Not all Native Americans are united in total opposition to mascots. Steven Denson, director of diversity for Southern Methodist University and member of the Chickasaw nation, while not issuing a blanket endorsement, has nevertheless stated that there are acceptable ways to use Native American mascots if it is done in a respectful and tasteful manner. He states: "I believe it is acceptable if used in a way that fosters understanding and increased positive awareness of the Native-American culture. And it must also be done with the support of the Native-American community. There is a way to achieve a partnership that works together to achieve mutually beneficial goals." Five of the college teams originally list by the NCAA as possibly "hostile and abusive" (see below) established relationships with specific tribes that allowed them to retain their names.
Social sciences and education
The harm done by the use of Native American mascots, particularly in an academic context, was stated by the Society of Indian Psychologists in 1999:
Stereotypical and historically inaccurate images of Indians in general interfere with learning about them by creating, supporting and maintaining oversimplified and inaccurate views of indigenous peoples and their cultures. When stereotypical representations are taken as factual information, they contribute to the development of cultural biases and prejudices, (clearly a contradiction to the educational mission of the University.) In the same vein, we believe that continuation of the use of Indians as symbols and mascots is incongruous with the philosophy espoused by many Americans as promoting inclusivity and diversity.
Sports mascots have been cited as an example of microaggressions, the everyday insults that members of marginalized minority groups are subject to in the comments and actions of other groups in society.
In 2005, the American Psychological Association issued a resolution "Recommending the Immediate Retirement of American Indian Mascots, Symbols, Images, and Personalities by Schools, Colleges, Universities, Athletic Teams, and Organizations" due to the harm done by creating a hostile environment, the negative impact on the self-esteem of American Indian children, and discrimination that may violate civil rights. It also impacts non-natives by reinforcing mainstream stereotypes, preventing learning about Native American culture. The APA states that stereotyping is disrespectful of the beliefs, traditions and values of Native Americans. Similar resolutions have been adopted by the North American Society for the Sociology of Sport, the American Sociological Association, the American Counseling Association, and the American Anthropological Association. In a 2005 report on the status of Native American students, the National Education Association included the elimination of Indian mascots and sports team names as one of its recommendations.
Social science research gives weight to the perceptions of those directly affected. In particular, studies support the view that sports mascots and images are not trivial. Stereotyping directly affects academic performance and self-esteem, which contribute to all of the other issues faced by Native Americans, including suicide, unemployment, and poverty. European Americans exposed to mascots are more likely to believe not only that stereotypes are true, but that Native Americans have no identity beyond these stereotypes. Research also demonstrates the harm done to society by stereotyping of any kind. Two studies examining the effect of exposure to an American Indian sports mascot on the tendency to endorse stereotypes of a different minority group are indicative of a spreading effect; exposure to any stereotypes increased the likelihood of stereotypical thinking.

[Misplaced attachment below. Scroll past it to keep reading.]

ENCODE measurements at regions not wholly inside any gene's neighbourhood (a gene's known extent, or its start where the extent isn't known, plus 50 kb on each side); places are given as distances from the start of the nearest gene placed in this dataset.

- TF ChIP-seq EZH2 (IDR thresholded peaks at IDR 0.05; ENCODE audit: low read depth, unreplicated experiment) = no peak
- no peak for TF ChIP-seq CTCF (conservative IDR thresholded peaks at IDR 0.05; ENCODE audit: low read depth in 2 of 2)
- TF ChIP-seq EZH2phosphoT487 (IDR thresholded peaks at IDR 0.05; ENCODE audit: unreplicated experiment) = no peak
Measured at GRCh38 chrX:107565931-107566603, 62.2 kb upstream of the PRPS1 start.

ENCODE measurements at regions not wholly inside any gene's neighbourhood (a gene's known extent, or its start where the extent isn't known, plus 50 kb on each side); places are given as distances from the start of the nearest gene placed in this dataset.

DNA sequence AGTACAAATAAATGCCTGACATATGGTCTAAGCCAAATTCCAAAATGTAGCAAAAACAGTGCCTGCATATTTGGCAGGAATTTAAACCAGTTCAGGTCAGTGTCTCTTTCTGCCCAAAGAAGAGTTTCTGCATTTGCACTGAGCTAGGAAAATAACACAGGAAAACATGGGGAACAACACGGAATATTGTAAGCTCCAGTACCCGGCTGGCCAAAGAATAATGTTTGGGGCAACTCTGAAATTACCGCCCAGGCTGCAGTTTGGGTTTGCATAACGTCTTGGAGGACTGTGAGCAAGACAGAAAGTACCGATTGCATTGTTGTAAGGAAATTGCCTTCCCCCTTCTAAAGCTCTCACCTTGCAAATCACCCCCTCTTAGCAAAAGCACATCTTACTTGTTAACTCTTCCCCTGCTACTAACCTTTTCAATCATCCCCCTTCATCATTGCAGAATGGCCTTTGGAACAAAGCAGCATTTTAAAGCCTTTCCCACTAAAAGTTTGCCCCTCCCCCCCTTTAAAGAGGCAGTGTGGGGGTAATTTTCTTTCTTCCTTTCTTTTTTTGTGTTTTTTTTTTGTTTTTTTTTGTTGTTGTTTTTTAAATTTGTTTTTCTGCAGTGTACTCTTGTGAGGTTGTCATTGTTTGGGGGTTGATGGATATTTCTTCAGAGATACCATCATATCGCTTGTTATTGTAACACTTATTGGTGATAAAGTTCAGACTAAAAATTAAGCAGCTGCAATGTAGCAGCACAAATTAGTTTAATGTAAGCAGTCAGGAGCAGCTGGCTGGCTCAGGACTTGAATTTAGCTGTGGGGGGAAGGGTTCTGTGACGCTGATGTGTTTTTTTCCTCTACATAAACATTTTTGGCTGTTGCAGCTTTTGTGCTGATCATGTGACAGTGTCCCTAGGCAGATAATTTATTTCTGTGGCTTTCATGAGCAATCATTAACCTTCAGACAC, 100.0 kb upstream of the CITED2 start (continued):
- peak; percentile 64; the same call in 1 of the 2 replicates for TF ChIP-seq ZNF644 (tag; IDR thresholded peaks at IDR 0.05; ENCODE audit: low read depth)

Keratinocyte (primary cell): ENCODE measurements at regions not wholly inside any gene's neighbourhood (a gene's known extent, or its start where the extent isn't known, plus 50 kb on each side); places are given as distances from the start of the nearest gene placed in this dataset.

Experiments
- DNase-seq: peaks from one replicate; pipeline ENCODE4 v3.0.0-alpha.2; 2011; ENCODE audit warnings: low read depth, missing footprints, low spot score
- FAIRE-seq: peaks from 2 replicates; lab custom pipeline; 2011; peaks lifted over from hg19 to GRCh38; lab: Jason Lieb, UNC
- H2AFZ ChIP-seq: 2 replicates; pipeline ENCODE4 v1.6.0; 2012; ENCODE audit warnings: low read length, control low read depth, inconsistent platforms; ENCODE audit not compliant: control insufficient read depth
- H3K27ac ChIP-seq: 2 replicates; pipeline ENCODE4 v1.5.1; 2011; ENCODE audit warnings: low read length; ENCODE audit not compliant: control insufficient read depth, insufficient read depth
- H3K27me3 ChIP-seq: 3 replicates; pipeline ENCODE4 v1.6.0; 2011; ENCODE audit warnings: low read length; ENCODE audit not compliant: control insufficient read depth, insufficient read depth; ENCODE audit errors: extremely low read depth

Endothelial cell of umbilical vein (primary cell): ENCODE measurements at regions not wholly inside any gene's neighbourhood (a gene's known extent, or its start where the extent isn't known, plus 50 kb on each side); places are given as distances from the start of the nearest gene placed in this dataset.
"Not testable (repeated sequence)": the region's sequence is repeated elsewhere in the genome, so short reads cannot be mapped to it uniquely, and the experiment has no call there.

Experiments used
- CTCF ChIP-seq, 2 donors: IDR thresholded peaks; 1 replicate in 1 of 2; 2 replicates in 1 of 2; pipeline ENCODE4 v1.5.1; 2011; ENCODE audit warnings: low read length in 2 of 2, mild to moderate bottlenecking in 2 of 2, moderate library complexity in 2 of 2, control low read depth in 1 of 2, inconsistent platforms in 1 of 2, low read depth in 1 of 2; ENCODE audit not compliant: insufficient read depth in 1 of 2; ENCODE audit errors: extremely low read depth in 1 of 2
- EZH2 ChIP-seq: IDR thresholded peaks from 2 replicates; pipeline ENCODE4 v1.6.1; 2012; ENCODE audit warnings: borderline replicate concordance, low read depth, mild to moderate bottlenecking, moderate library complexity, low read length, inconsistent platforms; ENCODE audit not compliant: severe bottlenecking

In 2001, the U.S. Commission on Civil Rights released an advisory opinion calling for an end to the use of Native American images and team names by non-Native schools. The opinion made the following points:
- The use of Native American images and nicknames in school is insensitive and should be avoided, and may violate anti-discrimination laws.
- These references ... are particularly inappropriate and insensitive in light of the long history of forced assimilation that American Indian people have endured in this country.
- It is particularly disturbing that Native American references are still to be found in educational institutions ... where diverse groups of people come together to learn not only the "Three Rs," but also how to interact respectfully with people from different cultures.
- The use of stereotypical images may create a hostile environment that may be intimidating to Indian students. American Indians have the lowest high school graduation rates in the nation and even lower college attendance and graduation rates. The perpetuation of harmful stereotypes may exacerbate these problems.
- Schools that continue [these practices] claim that their use stimulates interest in Native American culture and honors Native Americans but have simply failed to listen to the Native groups, religious leaders, and civil rights organizations that oppose this behavior.